Process integration: A YMS solution can help enforce your yard management business processes, says Collins. "The system knows where trailers and containers are located in the yard, optimizing jockeys' activities and resulting in a higher level of yard management efficiency, allowing companies to manage their yards with less labor."
Yard activities can help or hinder warehouse operation. For example, a DC might expect a hot product that absolutely needs to get to the outbound as quickly as possible, says Collins.
"From the yard perspective, as soon as that truck arrives, it is immediately sent to a specified dock door for unloading and appropriate trailers are put to the proper outbound dock door locations. This synchronization between warehouse activities and what needs to happen in the yard is supporting the warehouse."
Dock scheduling: Online dock scheduling tightens planning in the yard and DC before trailers arrive, notes Bealke. This keeps trailers flowing in and out of the yard as quickly as possible, eliminating bottlenecks in the yard.
"We find that many of our customers need a component such as our's that allows carriers and vendors to log onto the Web to schedule their deliveries. Then the system determines how long it should take them to unload; it does this through optimization calculations that considers past history in unloading specific products from a specific shipper. This helps with asset management in that you are using your dock doors and labor to unload trailers more effectively," Bealke adds.
Collins agrees scheduling is key to eliminating congestion areas and capacity issues at the dock and maximizing dock-door utilization. It also is becoming increasingly important because of HOS regulations. In the past, there was no penalty for a driver who had to sit and wait. But today, hours spent waiting are being charged against a driver's hours of service. "So this is an incentive for DCs to optimize getting their drivers in and unloading them as quickly as possible using a scheduling system."
Scheduling also reduces instances of trucks dropping trailers. They unload live, minimizing bottlenecks in the yard. "Dropped trailers complicate the situation from a transportation management standpoint," explains Collins. "Those dropped trailers need to be matched on the inbound side with loads that will be going out on the outbound side. A YMS can help manage all of that, enabling you to initiate decisions and executions."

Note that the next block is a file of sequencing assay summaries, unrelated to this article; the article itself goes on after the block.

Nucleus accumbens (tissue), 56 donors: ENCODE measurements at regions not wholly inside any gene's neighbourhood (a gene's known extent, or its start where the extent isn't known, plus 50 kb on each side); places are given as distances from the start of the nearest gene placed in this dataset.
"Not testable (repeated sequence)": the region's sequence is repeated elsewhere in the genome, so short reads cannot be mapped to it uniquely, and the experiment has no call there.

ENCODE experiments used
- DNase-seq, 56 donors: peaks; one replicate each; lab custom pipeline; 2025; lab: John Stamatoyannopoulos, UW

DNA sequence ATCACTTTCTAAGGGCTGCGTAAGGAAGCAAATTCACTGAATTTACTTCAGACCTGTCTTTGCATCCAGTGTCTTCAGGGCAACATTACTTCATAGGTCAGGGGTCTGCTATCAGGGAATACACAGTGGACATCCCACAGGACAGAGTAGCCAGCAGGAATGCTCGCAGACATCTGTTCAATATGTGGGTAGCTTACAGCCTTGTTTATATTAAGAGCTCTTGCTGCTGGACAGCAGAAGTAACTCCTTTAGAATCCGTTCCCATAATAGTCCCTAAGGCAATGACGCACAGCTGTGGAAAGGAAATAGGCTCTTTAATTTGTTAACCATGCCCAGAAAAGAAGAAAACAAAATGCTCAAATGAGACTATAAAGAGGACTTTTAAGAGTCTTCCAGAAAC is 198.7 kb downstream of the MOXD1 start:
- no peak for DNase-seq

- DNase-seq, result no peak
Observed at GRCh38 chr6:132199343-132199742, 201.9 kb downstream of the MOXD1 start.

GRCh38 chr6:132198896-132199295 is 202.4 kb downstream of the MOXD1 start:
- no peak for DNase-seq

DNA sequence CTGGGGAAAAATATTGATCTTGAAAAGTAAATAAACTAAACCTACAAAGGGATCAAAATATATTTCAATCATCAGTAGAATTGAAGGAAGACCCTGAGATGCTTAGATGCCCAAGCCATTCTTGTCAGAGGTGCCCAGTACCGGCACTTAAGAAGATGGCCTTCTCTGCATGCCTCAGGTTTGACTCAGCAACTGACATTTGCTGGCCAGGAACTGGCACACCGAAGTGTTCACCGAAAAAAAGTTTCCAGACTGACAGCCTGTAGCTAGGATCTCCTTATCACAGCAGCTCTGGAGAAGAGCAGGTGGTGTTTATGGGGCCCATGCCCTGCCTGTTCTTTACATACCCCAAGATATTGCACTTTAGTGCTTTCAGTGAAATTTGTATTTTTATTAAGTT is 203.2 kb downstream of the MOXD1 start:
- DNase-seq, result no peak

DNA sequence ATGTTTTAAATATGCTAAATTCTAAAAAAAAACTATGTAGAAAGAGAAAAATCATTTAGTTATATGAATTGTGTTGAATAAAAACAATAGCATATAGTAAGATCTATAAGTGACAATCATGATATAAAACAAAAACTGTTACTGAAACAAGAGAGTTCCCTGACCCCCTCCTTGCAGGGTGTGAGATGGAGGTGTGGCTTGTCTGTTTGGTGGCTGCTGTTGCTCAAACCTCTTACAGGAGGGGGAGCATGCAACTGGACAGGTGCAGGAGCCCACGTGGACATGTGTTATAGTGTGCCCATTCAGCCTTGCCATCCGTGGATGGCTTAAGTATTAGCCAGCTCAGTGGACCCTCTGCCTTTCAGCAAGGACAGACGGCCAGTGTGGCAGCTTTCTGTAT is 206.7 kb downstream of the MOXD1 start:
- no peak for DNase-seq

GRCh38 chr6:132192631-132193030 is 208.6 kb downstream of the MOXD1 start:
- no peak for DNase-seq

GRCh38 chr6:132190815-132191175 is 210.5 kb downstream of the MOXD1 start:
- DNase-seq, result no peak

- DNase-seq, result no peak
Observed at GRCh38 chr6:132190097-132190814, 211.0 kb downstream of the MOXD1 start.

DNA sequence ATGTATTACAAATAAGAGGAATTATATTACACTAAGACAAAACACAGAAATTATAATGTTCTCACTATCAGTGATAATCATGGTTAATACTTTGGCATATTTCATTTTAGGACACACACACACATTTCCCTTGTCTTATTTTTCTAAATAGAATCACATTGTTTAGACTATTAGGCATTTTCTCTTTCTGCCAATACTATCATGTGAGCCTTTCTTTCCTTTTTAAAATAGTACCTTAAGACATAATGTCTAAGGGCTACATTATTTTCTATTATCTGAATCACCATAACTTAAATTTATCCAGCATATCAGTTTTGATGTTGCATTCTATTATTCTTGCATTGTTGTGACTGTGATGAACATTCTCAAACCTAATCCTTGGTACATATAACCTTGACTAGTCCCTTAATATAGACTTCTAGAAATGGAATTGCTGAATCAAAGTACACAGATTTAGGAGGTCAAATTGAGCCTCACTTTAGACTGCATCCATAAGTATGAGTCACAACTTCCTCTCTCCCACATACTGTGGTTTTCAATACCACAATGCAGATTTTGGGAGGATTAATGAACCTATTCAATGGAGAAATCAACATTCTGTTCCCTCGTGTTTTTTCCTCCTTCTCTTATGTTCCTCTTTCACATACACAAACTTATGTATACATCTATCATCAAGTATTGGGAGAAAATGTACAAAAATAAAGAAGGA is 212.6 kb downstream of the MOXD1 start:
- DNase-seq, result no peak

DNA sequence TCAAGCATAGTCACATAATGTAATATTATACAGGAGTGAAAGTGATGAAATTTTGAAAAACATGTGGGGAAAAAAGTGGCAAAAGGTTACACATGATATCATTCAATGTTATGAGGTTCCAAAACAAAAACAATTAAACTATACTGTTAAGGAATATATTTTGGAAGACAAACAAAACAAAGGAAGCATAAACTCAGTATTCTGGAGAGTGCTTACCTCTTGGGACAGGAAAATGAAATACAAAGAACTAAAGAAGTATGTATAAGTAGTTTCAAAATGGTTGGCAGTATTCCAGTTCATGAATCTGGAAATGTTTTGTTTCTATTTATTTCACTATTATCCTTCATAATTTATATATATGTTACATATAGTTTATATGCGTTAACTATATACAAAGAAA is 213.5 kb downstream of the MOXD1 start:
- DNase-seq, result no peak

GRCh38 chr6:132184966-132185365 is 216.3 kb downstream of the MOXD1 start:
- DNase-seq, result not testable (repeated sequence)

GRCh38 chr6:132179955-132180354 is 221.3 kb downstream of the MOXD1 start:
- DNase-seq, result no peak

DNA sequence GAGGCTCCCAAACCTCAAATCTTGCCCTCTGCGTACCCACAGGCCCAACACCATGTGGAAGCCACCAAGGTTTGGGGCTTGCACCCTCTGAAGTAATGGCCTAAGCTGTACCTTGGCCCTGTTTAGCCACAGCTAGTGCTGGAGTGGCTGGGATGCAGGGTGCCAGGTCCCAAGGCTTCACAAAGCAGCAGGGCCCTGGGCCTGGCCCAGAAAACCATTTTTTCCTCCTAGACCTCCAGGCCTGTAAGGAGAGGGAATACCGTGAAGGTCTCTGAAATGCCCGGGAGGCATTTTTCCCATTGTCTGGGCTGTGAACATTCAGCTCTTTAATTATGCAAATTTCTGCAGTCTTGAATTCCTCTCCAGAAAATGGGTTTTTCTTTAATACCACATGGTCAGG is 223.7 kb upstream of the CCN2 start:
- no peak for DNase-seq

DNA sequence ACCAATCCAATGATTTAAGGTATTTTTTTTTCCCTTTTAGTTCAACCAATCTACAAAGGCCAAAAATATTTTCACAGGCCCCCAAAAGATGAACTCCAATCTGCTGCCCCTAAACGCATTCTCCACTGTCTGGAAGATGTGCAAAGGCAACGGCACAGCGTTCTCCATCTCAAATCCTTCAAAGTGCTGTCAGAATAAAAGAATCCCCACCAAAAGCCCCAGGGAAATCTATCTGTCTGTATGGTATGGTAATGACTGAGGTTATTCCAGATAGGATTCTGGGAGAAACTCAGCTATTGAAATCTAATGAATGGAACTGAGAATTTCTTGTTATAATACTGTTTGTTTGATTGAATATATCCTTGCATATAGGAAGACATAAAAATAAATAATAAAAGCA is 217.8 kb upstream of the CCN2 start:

Kiang at PINC adds that YMS solutions can even help companies eliminate drop zones and the space they occupy. "This visibility also allows companies to eliminate an additional movement when trucks first enter the yard. The trailer can go to the right location immediately. These efficient flows can help companies design future yard layouts that eliminate a drop zone, equating to savings."
Bird's Eye Yard View
A good first start in thinking about YMS implementation is looking at your gate activities, suggests Kiang. "People need to know where the trailers are, whether they are loaded and how long they've been in the yard. They also need to know if there are any exceptions to deal with."
By tracking yard activities, you can determine the productivity of yard trucks and yard jockeys. Bealke at Retalix notes that the yard layout, integrated into the YMS, can help maximize jockey efficiency and reduce overall costs. "When the system knows where they are positioned in the yard, this helps minimize their travel as they work. So you can optimize which moves are directed to a particular jockey because the system knows what and where the last move was."
Efficient jockey utilization leads to better throughput, adds ARC Advisory's Bragg. "Directing them more efficiently doesn't mean they have to work harder-it means you are giving them more sensible instructions, especially when you can find a move for a jockey close to where he just shunted a trailer into position."
HighJump's Collins notes a graphical user interface offers additional benefits to optimization. A drawing of the yard is imported into the YMS so users see an actual physical layout of the yard. "Users can click on trailers and containers and examine things like inventory contents. Then if you want to initiate a yard move from one location to another, you do so by dragging the trailer from one point to another. This information is automatically dispatched to the right jockey in the yard. Once he has made the move, that will show up on your graphical user interface."